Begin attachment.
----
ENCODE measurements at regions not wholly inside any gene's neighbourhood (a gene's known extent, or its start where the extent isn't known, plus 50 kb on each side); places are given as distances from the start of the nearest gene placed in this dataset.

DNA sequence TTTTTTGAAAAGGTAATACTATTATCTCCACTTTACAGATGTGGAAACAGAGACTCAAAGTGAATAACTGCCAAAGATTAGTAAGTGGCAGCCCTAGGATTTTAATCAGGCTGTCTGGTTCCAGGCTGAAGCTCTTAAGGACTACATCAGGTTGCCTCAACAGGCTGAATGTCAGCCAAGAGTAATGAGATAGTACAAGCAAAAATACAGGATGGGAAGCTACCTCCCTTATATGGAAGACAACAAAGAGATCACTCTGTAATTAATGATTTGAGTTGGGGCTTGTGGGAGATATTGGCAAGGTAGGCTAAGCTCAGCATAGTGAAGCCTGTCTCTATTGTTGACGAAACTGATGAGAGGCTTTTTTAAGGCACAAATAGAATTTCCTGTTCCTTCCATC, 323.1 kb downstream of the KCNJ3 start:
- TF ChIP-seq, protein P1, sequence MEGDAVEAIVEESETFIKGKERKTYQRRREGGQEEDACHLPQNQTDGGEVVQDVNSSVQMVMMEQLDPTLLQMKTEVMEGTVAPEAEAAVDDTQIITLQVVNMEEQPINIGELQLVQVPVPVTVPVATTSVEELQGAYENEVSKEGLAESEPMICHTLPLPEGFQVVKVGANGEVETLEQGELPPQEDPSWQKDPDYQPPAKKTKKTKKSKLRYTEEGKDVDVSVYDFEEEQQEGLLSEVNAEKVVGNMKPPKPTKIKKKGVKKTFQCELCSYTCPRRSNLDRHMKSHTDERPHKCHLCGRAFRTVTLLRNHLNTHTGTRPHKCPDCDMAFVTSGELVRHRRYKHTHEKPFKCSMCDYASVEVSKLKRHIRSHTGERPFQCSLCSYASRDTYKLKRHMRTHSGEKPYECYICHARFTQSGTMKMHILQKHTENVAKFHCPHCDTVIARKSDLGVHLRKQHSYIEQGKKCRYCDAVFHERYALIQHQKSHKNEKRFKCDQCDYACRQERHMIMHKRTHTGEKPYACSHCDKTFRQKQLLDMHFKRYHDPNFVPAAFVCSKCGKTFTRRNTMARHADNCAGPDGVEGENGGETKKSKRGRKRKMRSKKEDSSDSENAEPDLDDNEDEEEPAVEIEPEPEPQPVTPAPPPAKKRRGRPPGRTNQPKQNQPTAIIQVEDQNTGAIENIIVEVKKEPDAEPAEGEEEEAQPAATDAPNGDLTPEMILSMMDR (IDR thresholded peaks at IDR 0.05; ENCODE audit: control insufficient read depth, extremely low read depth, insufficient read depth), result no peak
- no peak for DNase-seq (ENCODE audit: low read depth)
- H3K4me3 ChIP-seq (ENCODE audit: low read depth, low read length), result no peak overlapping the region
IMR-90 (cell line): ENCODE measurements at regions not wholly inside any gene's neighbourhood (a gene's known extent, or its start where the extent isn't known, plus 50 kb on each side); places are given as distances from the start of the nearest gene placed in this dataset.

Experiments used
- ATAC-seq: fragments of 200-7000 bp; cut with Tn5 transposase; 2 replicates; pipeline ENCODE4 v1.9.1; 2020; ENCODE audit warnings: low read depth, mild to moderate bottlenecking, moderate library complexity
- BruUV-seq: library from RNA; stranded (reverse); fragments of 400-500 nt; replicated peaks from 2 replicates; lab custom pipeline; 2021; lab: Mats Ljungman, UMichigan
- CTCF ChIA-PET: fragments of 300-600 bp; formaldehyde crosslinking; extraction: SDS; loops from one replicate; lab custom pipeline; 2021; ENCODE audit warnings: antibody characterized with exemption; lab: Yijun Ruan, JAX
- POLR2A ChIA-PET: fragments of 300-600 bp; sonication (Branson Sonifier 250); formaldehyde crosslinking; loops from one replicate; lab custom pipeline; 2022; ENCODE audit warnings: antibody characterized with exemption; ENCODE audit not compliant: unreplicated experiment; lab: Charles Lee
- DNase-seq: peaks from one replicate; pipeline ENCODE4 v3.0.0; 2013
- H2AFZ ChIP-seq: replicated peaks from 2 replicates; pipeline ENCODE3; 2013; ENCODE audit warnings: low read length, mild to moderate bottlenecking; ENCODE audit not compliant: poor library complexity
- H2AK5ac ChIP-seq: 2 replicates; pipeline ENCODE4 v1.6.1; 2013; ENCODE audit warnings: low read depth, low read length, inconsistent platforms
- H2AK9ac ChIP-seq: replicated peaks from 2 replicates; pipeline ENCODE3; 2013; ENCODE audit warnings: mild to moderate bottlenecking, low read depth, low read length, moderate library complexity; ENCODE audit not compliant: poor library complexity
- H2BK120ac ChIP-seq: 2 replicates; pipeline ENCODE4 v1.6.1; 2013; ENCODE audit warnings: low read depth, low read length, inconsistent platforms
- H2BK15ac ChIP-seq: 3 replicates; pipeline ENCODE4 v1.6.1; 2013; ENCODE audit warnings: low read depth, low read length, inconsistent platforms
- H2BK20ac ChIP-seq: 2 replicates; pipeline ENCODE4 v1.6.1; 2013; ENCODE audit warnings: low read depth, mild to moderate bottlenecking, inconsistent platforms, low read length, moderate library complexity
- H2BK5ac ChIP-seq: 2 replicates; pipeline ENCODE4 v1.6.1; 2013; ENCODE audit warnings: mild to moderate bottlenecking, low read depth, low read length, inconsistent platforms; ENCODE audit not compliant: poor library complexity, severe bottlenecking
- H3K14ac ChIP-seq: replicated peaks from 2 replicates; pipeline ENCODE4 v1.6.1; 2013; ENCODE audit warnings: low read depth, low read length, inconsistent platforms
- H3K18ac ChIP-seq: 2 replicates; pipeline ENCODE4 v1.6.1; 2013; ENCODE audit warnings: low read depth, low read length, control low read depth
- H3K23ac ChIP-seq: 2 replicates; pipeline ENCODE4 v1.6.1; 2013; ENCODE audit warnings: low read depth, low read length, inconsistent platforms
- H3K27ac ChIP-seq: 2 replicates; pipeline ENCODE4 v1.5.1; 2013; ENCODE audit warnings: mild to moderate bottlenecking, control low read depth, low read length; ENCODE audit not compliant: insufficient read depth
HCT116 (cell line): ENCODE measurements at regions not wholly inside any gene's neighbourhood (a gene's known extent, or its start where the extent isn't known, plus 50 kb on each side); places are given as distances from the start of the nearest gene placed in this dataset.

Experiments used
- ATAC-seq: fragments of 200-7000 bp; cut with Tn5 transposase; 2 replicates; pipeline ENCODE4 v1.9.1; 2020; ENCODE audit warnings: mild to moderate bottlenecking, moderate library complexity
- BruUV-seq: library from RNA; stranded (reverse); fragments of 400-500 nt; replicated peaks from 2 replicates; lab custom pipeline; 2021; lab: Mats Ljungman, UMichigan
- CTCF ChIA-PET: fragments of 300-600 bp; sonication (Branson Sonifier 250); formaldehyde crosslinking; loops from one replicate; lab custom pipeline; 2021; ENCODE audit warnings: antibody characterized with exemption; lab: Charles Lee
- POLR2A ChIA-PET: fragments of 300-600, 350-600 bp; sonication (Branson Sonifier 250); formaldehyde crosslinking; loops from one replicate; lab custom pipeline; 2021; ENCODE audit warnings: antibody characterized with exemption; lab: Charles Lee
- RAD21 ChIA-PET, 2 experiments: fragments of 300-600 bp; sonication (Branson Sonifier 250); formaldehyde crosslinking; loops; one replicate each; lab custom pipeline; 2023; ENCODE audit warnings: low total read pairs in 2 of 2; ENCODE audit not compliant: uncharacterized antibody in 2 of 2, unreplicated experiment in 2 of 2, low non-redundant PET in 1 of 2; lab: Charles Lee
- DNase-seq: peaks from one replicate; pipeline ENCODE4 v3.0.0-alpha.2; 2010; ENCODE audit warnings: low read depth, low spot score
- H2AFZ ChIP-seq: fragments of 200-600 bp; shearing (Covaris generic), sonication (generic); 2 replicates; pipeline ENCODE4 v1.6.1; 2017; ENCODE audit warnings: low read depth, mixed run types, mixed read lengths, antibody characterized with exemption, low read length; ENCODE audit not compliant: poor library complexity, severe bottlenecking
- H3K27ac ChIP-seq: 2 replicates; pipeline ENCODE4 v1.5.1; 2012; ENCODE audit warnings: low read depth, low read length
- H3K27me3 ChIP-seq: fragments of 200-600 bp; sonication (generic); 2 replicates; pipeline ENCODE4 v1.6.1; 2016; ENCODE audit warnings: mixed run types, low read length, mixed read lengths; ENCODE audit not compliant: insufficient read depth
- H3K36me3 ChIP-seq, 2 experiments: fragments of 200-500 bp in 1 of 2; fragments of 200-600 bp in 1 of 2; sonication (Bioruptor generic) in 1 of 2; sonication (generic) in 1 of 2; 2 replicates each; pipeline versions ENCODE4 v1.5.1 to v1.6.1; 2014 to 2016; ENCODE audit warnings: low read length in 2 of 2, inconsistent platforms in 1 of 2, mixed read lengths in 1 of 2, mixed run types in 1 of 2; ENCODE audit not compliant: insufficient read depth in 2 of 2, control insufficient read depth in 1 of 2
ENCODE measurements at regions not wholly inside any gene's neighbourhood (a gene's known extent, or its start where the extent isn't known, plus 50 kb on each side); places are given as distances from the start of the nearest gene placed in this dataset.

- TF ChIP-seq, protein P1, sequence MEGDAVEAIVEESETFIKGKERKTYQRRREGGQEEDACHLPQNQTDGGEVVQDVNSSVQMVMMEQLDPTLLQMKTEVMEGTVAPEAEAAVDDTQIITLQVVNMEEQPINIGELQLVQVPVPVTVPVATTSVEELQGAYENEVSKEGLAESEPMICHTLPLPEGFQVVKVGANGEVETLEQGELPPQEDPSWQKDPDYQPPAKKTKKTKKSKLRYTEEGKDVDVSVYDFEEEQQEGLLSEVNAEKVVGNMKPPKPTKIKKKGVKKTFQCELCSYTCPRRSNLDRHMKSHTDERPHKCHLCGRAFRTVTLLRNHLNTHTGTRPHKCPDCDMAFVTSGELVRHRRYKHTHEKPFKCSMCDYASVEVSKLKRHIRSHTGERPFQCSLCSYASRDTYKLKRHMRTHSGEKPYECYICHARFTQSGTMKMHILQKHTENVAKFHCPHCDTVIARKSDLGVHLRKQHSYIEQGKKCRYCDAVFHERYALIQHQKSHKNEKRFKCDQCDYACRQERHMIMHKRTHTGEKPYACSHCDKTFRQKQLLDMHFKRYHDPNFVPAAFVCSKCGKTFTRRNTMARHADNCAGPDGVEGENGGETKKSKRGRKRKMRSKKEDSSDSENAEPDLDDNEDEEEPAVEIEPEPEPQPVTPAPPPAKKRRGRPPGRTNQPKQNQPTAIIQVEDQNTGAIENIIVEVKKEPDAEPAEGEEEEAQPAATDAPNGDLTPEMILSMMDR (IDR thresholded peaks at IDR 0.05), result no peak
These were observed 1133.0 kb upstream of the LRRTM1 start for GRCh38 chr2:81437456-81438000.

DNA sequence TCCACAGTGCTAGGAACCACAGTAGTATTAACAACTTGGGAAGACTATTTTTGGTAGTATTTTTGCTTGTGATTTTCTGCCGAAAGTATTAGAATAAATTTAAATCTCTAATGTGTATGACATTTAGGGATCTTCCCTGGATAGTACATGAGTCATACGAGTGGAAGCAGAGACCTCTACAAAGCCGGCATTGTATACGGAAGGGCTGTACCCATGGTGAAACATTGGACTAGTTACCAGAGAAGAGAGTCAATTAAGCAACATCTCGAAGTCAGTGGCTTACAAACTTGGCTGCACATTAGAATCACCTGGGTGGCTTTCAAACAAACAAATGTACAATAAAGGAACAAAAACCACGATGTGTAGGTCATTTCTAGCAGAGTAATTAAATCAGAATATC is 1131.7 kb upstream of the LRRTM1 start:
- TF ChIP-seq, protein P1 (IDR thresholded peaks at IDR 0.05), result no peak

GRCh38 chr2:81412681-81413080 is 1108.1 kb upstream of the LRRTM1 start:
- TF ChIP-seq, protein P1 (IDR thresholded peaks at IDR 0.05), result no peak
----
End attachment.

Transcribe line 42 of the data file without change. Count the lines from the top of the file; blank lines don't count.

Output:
- TF ChIP-seq, protein P1 (IDR thresholded peaks at IDR 0.05), result no peak